The Minnesota Twins & the Hold Steady 

Go Together like Minneapolis and Saint Paul

The Minnesota Twins have always been a working man's baseball team. Landlocked in the Midwest, and stuck in a division with some of baseball's better franchises, the Twins have always found a way to out-hustle and outsmart their opponents. Strung together with a tiny budget, the Twins manage to hold their own against baseball's larger markets, those with far superior payrolls, and thus, far superior players. In addition to their pair of World Series titles, the team flirts with, if not making, the playoffs almost yearly with a young team who is short on experience, but possess enough hustle and sheer will to win the big games.

Much like their home-state team, the Hold Steady is a workingman's rock band. While they have never been the best rock band on paper, the Hold Steady wins when it comes to press (their latest, Boys and Girls in America, was a perennial album of the year for 2006) and the band has fostered a devout, if not somewhat insane, fanbase based on their nonstop touring, chaotic live shows, and the ease with which they have usurped Springsteen of the blue-collar rock crown.

Although they are based in Brooklyn, the Twin Cities is where the Hold Steady hang their "TC" hats, and despite living in New York and being on the doorstep of the Yankees, the Hold Steady are diehard Twins fans. In fact, they hate the Yankees, like any good sports fan should. And the loyalty is not just one-sided; recently the Twins organization has been playing the band's version of "Take Me out to the Ball Game" during games.

The Hold Steady's singer, Craig Finn, took some time to chat about being a Twins fan, the relationship between sports and music, and how he fears shooting former Twins first baseman Kent Hrbek in the face while on live television.

MERCURY: I'm not going to ask you a single question about music. It's all Minnesota Twins baseball from here on out. Do you mind?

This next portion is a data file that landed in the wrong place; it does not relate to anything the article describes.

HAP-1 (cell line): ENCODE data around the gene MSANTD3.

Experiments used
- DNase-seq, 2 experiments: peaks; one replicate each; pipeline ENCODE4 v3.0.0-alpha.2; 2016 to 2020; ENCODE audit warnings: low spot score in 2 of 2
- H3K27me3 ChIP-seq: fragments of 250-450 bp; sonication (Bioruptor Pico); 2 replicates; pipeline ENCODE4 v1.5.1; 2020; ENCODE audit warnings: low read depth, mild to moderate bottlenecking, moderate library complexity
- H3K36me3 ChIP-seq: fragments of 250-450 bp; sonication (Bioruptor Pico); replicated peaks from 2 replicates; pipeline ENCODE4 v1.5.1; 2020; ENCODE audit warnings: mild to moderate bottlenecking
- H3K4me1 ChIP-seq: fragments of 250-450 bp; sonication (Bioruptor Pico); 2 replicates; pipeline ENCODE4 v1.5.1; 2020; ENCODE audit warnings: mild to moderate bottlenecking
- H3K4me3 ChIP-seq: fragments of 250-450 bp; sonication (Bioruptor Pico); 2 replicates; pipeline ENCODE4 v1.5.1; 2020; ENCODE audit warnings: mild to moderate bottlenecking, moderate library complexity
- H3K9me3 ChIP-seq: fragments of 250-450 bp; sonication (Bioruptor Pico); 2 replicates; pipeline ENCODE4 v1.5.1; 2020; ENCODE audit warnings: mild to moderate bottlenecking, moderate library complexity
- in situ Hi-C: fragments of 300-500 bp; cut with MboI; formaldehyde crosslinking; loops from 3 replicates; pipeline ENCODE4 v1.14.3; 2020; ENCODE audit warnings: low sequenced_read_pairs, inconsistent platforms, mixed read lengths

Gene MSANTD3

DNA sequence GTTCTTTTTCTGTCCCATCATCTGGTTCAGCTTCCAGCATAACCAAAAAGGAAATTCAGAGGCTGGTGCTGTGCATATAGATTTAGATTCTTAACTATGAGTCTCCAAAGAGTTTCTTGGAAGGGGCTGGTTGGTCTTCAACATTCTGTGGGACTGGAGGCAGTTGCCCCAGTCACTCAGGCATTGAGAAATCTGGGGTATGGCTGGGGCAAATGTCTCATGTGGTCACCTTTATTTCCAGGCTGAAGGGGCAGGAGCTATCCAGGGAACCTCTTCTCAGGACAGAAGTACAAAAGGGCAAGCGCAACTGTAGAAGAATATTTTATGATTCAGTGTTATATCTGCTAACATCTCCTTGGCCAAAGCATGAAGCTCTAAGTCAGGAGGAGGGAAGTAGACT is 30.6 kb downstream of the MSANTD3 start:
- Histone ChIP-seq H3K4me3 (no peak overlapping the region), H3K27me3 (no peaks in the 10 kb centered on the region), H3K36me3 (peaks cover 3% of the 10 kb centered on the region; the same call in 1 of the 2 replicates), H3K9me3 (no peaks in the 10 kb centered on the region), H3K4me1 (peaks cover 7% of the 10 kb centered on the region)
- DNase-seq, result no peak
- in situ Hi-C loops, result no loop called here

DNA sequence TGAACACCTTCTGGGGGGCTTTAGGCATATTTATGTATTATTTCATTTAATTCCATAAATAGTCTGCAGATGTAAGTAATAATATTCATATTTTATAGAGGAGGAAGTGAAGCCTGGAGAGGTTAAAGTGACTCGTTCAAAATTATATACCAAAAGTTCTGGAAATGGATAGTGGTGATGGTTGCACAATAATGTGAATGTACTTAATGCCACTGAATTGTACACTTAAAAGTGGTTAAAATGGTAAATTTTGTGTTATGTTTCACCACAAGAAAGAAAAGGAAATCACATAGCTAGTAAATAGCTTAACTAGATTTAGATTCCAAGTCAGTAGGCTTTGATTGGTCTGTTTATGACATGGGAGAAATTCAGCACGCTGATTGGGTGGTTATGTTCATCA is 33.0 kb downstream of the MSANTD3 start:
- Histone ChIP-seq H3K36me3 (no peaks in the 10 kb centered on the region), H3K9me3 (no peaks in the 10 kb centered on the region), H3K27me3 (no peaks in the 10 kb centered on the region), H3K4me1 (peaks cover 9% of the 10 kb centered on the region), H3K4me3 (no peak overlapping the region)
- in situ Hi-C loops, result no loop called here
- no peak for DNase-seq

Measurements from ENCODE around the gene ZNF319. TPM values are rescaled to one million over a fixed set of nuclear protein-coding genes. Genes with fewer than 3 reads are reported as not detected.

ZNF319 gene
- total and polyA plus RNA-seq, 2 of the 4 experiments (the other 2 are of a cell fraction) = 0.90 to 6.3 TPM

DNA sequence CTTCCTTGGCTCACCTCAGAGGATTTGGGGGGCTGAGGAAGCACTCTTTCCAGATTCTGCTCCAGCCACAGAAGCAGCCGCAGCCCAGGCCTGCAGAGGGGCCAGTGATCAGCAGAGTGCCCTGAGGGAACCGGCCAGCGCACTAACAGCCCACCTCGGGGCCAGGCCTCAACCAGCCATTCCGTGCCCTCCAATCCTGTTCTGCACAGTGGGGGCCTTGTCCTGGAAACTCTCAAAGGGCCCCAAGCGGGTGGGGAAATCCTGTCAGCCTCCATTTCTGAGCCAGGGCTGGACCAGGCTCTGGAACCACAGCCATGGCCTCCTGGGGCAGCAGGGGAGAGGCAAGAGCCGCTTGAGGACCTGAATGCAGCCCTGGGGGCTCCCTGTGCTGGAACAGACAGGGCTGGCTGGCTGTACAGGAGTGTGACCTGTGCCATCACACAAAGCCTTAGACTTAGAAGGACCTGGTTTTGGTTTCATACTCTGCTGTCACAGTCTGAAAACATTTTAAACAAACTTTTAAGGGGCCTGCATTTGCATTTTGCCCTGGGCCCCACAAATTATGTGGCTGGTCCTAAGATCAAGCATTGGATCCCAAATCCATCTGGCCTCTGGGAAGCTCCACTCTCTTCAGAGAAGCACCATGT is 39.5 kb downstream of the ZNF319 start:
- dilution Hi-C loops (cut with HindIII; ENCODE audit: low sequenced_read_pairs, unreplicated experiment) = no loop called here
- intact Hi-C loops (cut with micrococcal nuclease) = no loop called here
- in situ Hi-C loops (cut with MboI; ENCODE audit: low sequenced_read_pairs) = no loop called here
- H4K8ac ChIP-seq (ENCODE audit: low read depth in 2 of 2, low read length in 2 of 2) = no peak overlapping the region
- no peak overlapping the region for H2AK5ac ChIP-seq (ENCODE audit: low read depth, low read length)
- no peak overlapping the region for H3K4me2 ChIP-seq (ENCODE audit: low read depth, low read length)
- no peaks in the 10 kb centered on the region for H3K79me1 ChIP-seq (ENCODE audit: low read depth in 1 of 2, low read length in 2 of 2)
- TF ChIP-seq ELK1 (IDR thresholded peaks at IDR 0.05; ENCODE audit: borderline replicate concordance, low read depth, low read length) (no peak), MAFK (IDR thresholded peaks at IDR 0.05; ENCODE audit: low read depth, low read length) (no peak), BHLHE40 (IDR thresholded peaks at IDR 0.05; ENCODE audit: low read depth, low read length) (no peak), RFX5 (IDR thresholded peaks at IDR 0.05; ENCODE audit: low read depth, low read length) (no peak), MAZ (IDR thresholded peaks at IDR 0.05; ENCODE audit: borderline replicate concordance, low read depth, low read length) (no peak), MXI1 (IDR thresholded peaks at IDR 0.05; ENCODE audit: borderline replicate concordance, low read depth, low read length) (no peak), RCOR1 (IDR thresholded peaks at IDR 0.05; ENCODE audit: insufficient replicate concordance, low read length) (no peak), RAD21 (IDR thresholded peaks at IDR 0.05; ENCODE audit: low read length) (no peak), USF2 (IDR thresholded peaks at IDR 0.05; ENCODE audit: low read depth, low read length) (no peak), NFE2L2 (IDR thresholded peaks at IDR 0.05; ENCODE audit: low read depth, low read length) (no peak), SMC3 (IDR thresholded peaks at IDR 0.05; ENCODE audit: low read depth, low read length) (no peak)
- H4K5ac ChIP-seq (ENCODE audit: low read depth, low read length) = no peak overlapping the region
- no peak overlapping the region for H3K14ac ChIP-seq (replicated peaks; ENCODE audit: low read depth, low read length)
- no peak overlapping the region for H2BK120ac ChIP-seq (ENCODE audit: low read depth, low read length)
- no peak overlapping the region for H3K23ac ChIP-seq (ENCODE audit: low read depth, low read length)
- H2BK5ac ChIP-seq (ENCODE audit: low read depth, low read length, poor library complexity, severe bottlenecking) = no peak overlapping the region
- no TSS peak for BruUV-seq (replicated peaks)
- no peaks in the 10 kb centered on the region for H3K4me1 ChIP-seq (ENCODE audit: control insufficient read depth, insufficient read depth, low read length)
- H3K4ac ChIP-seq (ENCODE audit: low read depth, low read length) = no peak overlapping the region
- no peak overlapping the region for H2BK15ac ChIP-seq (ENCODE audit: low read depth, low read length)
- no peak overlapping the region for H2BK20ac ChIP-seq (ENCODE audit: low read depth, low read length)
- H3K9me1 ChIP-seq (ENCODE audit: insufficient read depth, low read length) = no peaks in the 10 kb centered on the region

FINN: No, not at all, I'd love that.

Did you grow up in Minnesota and were you always a Twins fan?

Well, I moved to Minnesota from Boston as a kid, and my parents were Red Sox fans. I was kind of a Sox fan, but my dad had access to Twins tickets through his work, so I was mildly a fan. That was until 1987; the year I got my driver's license, my first girlfriend, and the Twins won the World Series. That was a magical year. Kent Hrbek, Kirby Puckett, Tom Brunansky—it was just a great team with some amazing personalities. That whole year just turned me into a major Twins fan, along with everyone I know.

So you stuck with them in the dry years that followed?

There were a lot of dry years. Other than the 1991 season, there were some pretty bad years. What made me from a "B" fan to an "A+" fan was once I moved to New York, they were talking contraction [folding up and moving] with the team. They were talking about taking away a team that had won two World Series in 15 years, all because they just couldn't afford to have a payroll like the Yankees do. It was just outrageous, and I liked how the team responded to that by making the playoffs that year. The funny thing is that the Minnesota Vikings have always been the larger franchise for Minnesotans, which I personally never understood why, but the Vikings awful season last year, coupled with the great Twins years, has really changed things.

Have you been to any of the World Series games in Minnesota?

I have not, but I have been to a few of the playoff games when they played the Yankees in New York. It's funny because Yankees fans know about their team, but they just don't know anything about baseball. They are Yankees fans, not baseball fans. They want to pay all that money to win, and when they do, they want to celebrate like it was even the whole time.

Did you feel threatened going to Yankees Stadium during the playoffs and rooting for the Twins?

No, the first game was a day game and it was really mellow. The next game was a night game and since it was after work, people were much drunker. My friend had a Homer Hanky [a beloved Twins ball park gimmick—editor], and when he took that out, we had some beer thrown on us.

Well, that's what the Hanky is for, right? Mopping up the beer that gets tossed at you?

Yeah, exactly.

What do you think about the Metrodome?

It's much better for football. As far as Vikings football goes in Minnesota, there is a lot of revisionist history. People think that if we played without the dome, in the cold, they'd win more games. They just want to feel like they'd be tough enough to watch those games in the cold, and I don't think it's true.